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This is part of a series of posts looking at how cultural institutions are using apps and other mobile web technologies to engage their audiences. In a previous post, I sketched out the broader challenges and opportunities of the ‘mobile revolution’. Here, I’ll be looking specifically at apps.

13 October, 2012

Choosing to create an app must – in the end – be informed by the available budget. At the time of writing, based on personal experience and conversations with software developers and museum practitioners and taking internal staff costs into consideration, apps can cost anything from around £8,000 to £40,000. For smaller cultural institutions, this may appear prohibitive. But by their very nature, apps cut across the traditional functions of curatorial-interpretation on the one hand and marketing-outreach on the other; so they might draw on funding from across those departments. Institutions might consider whether an app could achieve the same amount of publicity as a city poster campaign, bring in a larger audience than a re-design of the website, or be used to deliver the handheld interpretation at a temporary exhibition.

But what can apps actually do? In broad terms, based on the nature of their content, apps can be divided into three categories:

1. Immersive Experiences
Apps are an efficient and elegant way to package rich media and detailed interpretation. Many museum apps, including the Van Gogh Museum’s Yours Vincent and the American Museum of Natural History Explorer, both for iPhone, fall into this category, as do more atmospheric offers, such as Tate’s How It Is App, based on the work of Polish artist Miroslaw Balka.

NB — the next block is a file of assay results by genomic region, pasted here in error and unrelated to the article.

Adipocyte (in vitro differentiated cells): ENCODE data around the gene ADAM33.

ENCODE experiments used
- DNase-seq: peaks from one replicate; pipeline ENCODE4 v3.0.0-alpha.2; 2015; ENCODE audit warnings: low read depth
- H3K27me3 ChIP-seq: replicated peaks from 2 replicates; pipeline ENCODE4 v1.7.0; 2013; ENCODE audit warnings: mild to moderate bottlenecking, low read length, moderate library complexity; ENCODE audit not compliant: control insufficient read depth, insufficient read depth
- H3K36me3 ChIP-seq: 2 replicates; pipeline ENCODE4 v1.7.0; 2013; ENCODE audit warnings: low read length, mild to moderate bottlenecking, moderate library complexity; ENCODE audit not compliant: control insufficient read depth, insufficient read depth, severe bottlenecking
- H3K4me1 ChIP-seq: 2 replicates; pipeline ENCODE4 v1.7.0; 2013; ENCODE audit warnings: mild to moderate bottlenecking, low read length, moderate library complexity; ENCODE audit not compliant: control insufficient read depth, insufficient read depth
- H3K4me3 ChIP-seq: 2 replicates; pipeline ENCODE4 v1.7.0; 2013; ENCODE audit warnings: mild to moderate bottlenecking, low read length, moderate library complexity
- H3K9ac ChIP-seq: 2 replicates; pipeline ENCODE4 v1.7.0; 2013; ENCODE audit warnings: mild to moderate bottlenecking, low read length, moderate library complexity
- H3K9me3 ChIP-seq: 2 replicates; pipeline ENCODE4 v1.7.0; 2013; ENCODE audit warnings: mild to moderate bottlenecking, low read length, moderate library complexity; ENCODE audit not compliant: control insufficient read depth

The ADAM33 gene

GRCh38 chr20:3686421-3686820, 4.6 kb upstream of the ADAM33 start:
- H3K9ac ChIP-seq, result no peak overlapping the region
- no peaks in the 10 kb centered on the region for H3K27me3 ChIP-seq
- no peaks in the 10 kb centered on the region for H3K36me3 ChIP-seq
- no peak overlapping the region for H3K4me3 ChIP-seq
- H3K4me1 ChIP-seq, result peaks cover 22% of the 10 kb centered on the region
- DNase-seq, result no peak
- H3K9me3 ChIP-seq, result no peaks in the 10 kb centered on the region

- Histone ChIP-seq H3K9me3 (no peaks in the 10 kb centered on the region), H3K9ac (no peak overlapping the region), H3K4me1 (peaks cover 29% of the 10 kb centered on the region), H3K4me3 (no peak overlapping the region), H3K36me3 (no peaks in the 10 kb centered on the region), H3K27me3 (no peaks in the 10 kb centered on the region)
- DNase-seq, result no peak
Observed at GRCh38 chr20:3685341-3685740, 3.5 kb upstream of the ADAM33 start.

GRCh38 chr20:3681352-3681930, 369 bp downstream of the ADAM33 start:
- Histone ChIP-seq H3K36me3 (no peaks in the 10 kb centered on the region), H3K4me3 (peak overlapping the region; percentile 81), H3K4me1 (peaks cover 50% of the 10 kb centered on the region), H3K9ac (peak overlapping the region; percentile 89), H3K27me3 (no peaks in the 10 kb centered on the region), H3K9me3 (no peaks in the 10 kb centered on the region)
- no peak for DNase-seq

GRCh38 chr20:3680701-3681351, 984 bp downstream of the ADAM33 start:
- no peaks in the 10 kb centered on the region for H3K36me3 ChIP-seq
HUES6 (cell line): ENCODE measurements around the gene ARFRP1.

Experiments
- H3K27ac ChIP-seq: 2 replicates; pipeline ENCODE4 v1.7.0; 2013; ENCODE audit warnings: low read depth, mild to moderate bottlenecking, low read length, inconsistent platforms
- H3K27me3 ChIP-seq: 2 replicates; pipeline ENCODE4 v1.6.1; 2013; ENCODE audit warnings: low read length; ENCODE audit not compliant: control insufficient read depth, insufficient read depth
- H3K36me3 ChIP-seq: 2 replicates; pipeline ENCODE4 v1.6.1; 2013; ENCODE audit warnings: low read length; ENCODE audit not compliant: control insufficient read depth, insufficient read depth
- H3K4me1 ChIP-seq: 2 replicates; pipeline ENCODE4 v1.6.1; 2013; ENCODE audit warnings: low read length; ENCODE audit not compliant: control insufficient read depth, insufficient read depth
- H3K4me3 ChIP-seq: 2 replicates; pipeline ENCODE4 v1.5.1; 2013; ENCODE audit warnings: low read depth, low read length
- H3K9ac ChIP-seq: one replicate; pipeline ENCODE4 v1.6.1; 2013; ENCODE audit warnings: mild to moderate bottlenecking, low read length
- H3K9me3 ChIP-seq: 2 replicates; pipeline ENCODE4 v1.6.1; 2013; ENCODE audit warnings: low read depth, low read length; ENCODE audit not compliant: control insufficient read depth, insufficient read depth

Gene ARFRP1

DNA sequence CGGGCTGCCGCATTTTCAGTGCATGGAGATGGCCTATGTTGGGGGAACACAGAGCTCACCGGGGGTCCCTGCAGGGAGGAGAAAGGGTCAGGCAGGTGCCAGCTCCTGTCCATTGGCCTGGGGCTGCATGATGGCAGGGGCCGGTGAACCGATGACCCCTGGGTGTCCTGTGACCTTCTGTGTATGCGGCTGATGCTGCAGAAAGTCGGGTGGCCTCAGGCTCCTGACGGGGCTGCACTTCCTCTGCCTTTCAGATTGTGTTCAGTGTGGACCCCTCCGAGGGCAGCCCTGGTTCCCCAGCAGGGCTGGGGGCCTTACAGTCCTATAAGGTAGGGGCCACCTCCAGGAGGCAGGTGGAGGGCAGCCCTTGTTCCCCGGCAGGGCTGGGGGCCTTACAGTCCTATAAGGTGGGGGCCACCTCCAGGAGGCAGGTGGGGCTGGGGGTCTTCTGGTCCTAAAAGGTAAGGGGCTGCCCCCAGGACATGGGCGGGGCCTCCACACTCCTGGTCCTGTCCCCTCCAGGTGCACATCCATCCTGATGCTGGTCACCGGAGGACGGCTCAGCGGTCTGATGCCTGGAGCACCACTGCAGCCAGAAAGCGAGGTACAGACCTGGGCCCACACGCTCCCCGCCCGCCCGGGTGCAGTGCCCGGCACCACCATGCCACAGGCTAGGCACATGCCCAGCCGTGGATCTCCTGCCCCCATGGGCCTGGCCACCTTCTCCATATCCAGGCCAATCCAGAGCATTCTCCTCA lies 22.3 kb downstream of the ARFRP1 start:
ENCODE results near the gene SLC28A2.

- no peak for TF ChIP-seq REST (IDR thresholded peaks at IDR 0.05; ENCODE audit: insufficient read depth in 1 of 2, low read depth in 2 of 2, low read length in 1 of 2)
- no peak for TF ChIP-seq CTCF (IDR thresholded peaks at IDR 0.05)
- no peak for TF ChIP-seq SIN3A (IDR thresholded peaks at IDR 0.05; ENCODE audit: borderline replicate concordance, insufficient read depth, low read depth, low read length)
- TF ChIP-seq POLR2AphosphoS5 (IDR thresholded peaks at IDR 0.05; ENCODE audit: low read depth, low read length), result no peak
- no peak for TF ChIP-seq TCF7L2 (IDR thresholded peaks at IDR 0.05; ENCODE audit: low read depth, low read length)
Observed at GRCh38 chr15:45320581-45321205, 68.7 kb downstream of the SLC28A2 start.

The challenge is to create something that plays to the full strengths of the platform and yet is also grounded in great storytelling.

2. Gadgets
Looking beyond museum apps, practically all of the most popular, regularly-used apps are tools of some sort. Some simply provide access to an existing service, such as eBay, or Facebook, others provide up-to-date information on things like transport, or the weather. The challenge for cultural institutions is to create something truly useful. We might consider an app that blends basic, static, information from a website – such as location, opening hours, etc – with changing information streams – such as exhibition diaries or access to products from the shop. Such an app, bundled together with the cost of membership, could be a powerful way to keep in touch with core audience. Some institutions have already had success in creating apps that deliver an existing service, or even re-package elements of a website; the MoMa App combines information about changing exhibitions and events with tour-based content to great effect.

3. Games